UVEI Principal Interns deepened their knowledge on these questions with the help of Vermont Superintendent Brent Kay at one of our interns’ monthly seminar days. What they learned is that financial management and resource allocation is more than dollars and cents.

To know what it wants to achieve (the outcomes), an organization must know its purpose (the mission and vision). And it must rigorously monitor progress toward achieving its desired outcomes (the accountability). Dr. Kay would say that mission and vision must drive the development and use of resources in our schools. During that seminar day, he was able to help UVEI interns gain a sense of how a budget supports, rather than drives, the work of the school.

By looking at the budgets from their own schools as more than basic accounting, interns focused on some of the indicators of continuous improvement linked to mission and vision work by trying to identify these indicators in their school’s budgets and asking the following questions:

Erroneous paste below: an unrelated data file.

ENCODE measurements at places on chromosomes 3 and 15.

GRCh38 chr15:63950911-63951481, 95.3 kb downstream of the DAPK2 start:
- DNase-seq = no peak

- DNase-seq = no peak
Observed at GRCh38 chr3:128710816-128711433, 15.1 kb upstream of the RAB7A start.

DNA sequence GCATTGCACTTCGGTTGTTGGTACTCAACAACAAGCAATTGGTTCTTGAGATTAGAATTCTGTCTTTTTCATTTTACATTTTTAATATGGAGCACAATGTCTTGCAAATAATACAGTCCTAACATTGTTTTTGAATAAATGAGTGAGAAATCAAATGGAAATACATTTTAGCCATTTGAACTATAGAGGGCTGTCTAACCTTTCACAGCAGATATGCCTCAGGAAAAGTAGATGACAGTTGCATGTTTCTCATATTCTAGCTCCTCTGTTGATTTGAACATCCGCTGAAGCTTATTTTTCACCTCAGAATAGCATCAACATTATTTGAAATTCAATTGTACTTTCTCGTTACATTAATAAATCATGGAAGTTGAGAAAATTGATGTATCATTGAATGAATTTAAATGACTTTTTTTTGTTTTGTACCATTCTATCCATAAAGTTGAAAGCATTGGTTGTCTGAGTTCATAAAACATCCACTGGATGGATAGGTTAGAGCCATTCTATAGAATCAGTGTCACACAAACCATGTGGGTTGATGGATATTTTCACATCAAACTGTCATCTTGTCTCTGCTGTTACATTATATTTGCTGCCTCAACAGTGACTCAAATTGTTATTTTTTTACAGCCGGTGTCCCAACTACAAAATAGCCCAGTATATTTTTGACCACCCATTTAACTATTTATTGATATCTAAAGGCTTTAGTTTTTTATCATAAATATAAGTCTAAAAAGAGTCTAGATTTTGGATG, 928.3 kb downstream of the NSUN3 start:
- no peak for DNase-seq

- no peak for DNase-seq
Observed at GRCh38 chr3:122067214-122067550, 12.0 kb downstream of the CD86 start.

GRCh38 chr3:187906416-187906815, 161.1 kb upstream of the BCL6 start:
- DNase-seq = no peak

• Do we set high goals in our school?

  • Do we analyze student data to understand student performance and achievement gaps?

  • Are decisions about curriculum and instruction based on research?

  • Do we invest in teacher training that moves teacher practice?

  • Do we have systems in place to support struggling learners?

  • Is time seen as a resource?

  • Is the school a community of learners focused on inquiry and continuous improvement?

  • How does our budget support each of these indicators? (Rennie Center, 2012)

In going beyond dollar and cents, UVEI Principal Interns are encouraged to see beyond discrete units of knowledge, but instead, use their learning as levers for impacting teachers’ instruction in the classroom and developing their teachers’ capacity.

Commentary by Nan Parsons

Nan Parsons, MEd, CAGS and doctoral candidate, is UVEI’s Associate Director for School Leadership and a member of the program faculty.  Also read Nan's commentary about growth mindset in Getting Smart.